Wasn’t it a wonderful experience to watch the documentaries and funeral service of Billy Graham? What an amazing spiritual leader!
Several memes, posts and commentators spoke the words from Scripture, “Well done. Good and faithful servant.”
Although I agree with that sentiment, especially for Billy, I struggle with the root of what that subject means.
“You’ve done well. You’ve worked hard in ministry and you’ve impacted others. You have completed your tasks.”
Again, all positive statements – until we get out of balance.
In the early years of my ministry life, I was big into the “doings” of service. My motivation came from a legalistic background. Work hard to keep God happy.
In the doing of my faith, I soon lost myself in the needs of others. While the work was good and the results bore fruit, a cry from my barren soul remained untended.
Although helping others was a daily goal, somewhere along the line I needed people to love me for WHO I was rather than for WHAT I could give them.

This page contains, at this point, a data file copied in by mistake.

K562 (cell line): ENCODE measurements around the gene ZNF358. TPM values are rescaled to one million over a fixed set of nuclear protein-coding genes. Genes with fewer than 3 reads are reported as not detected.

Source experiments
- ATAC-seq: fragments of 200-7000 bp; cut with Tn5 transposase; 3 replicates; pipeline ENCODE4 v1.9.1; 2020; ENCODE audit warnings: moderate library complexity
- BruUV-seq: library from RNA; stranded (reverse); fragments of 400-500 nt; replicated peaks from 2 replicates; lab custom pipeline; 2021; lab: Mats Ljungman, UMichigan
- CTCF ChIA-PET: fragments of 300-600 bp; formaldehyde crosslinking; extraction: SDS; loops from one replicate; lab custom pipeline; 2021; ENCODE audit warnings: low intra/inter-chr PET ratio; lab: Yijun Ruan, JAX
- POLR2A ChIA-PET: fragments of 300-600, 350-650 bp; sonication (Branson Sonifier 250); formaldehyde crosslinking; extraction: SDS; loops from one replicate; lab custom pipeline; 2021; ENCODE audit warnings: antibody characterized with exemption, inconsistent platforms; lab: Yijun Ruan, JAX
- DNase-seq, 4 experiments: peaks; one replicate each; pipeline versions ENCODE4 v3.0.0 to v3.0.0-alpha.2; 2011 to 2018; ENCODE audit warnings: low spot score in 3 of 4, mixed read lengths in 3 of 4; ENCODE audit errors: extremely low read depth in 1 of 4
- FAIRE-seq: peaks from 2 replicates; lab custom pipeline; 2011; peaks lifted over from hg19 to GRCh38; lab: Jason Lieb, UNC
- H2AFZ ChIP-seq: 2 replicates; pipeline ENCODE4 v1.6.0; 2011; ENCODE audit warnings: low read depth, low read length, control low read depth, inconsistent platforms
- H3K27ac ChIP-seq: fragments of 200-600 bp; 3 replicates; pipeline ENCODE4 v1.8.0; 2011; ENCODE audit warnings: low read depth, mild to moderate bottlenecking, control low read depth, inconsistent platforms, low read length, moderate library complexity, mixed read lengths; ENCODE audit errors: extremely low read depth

Years later as I learned more about setting boundaries and intimacy with God, my good works were motivated out of love for God. This passion morphed into a love for people and the desire to watch them grow in their maturity.
Still, I longed to hear “Well done,” believing somehow that God’s acceptance and the approval of people would somehow fill that empty and exhausted place within me.
Now that I have resigned from the ministry, the doing has become secondary to the being. My hope rests in the truth of respecting who God created me to be and realizing that’s okay.
I can still live from the principle of the two greatest commandments: love God and love others.
But now I embrace the truth that one of those “others” is me.
The ministerial tasks that once consumed my life are now deleted from task charts. I continue to help others, but through the more subjective tools of writing and coaching writers.
Because I have learned to let go of the works mentality, I believe the impact of what I do is greater. Now it comes authentically from the heart, not from the ethic of works.
No more “doing” for the sake of approval or acceptance. Lots more “being” and finding joy in the every day.
Waiting to hear “Well done” is not as important as it once was. And I have learned that saying “No” can be just as blessed as a half-hearted “Yes.”
When I get to heaven, I don’t care if crowns are presented to me or accolades for what I have done.
Instead, I just want an eternity-long hug from God and his voice in my ear, “I. Love. You.”
©2018 RJ Thesman – All Rights Reserved
During spring break, check out “Hope Shines.” Nuggets of encouragement for weary souls.